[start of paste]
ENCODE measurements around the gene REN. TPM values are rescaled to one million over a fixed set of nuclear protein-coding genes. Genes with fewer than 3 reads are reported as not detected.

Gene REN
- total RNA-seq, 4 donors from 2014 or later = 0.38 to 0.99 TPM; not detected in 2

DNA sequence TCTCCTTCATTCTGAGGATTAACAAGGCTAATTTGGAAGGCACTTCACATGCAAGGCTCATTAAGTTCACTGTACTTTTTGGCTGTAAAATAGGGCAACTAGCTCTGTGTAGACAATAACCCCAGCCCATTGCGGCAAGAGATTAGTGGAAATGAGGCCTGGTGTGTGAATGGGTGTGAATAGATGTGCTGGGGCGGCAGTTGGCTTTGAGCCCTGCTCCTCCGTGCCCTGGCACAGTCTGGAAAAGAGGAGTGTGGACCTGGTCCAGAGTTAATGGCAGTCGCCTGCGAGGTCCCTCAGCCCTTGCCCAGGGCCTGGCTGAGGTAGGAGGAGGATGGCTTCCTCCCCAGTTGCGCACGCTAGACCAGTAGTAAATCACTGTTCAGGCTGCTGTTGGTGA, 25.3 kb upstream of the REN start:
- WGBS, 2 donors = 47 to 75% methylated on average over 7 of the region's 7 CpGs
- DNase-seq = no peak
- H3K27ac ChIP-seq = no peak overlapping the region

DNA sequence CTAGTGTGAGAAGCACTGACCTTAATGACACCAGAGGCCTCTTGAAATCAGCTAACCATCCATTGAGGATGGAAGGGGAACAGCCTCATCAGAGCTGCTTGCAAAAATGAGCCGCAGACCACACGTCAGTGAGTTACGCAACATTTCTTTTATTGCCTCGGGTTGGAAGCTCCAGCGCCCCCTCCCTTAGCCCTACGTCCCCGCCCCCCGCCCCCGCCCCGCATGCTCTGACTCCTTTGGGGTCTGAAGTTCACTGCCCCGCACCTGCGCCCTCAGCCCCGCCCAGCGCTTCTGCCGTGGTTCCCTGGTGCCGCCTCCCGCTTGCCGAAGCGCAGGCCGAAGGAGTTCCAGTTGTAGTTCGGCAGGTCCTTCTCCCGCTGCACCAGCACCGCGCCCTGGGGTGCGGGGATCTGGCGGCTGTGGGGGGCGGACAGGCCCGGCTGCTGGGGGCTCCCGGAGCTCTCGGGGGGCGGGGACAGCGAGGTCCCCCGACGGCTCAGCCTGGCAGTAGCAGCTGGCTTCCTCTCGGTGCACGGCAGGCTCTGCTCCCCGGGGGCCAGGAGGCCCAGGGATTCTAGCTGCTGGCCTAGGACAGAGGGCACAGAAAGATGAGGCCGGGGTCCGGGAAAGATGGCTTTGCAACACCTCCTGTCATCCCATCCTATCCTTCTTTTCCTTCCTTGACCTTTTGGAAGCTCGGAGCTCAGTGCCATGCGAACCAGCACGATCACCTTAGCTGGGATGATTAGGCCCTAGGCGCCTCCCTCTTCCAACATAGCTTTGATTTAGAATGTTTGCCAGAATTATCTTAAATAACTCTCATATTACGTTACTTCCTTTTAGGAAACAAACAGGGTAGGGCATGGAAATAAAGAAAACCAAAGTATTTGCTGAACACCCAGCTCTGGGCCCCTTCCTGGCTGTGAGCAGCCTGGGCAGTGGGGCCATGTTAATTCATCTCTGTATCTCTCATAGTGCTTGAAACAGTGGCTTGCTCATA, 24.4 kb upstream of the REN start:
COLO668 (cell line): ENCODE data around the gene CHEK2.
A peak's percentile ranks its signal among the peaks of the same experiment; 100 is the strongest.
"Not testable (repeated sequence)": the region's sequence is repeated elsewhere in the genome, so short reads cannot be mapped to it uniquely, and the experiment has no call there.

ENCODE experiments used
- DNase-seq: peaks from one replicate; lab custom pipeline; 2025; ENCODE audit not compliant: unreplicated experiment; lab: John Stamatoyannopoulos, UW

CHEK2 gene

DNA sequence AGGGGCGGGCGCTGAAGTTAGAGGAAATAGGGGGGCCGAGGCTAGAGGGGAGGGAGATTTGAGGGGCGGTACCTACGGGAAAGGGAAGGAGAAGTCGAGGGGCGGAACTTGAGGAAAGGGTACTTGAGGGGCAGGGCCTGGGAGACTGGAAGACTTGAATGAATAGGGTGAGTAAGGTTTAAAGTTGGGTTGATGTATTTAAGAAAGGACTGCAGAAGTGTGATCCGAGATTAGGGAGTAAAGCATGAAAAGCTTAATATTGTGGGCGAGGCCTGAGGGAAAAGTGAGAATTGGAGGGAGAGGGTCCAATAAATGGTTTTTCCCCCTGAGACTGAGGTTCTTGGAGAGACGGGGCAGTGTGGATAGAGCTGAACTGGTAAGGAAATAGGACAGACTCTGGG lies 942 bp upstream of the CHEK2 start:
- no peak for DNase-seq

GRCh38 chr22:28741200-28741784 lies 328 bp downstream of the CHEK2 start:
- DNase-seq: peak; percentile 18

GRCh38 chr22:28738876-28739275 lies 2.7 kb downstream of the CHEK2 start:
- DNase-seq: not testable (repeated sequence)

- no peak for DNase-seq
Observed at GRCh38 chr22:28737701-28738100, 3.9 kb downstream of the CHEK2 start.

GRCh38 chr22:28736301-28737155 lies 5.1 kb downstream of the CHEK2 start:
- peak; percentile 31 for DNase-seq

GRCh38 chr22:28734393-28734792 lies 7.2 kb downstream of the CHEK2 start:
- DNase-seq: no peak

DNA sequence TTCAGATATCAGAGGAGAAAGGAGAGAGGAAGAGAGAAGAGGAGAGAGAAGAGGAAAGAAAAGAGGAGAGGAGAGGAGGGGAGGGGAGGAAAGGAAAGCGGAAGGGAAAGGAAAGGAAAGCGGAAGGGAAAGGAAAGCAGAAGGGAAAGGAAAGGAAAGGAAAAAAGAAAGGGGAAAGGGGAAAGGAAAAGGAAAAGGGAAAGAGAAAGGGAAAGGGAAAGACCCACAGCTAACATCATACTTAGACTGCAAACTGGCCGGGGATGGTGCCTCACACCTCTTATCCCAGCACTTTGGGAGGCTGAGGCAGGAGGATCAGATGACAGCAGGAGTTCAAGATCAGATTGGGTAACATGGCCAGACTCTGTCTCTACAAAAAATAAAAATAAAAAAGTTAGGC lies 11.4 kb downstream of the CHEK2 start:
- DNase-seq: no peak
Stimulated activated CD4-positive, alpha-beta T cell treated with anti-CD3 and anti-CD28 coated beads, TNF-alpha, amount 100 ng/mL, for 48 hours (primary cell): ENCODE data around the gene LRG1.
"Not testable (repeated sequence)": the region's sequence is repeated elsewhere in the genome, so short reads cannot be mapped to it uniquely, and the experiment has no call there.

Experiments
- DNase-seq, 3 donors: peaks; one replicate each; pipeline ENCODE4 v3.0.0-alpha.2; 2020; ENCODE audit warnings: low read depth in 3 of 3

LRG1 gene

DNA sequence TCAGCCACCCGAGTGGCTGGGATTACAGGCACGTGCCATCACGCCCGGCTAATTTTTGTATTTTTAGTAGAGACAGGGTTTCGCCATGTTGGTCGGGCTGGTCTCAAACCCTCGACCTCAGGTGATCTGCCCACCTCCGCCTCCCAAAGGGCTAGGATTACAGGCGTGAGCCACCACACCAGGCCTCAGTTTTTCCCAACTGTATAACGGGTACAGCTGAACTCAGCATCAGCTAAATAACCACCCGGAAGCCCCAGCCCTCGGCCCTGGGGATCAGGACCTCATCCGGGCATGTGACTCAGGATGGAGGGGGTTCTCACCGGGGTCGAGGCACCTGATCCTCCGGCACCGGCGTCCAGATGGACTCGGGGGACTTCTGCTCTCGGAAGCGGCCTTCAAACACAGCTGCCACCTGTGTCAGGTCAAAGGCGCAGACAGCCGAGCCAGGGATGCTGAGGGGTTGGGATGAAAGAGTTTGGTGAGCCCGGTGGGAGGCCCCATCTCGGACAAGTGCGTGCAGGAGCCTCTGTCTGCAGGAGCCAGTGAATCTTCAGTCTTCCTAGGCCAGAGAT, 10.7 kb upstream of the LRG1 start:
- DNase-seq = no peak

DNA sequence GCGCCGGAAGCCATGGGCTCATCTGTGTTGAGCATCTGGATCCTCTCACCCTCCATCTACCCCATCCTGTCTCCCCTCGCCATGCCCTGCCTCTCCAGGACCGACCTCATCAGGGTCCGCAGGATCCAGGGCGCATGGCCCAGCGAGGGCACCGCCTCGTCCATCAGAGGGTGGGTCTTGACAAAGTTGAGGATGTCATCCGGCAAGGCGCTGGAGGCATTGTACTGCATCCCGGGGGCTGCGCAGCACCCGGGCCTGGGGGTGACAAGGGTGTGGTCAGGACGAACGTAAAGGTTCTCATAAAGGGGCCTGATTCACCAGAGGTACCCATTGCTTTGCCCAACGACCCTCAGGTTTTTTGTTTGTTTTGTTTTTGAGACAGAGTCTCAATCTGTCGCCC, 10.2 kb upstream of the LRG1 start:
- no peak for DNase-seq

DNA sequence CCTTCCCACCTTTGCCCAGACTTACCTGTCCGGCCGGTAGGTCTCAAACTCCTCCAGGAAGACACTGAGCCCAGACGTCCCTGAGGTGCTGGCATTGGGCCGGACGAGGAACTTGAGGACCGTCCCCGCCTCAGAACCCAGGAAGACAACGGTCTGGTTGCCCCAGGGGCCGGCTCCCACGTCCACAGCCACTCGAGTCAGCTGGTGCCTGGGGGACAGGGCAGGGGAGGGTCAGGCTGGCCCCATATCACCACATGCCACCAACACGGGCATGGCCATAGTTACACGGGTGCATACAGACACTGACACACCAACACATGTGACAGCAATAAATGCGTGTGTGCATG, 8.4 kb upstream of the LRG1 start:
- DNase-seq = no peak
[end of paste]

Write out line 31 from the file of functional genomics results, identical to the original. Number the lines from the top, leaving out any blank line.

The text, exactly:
Experiments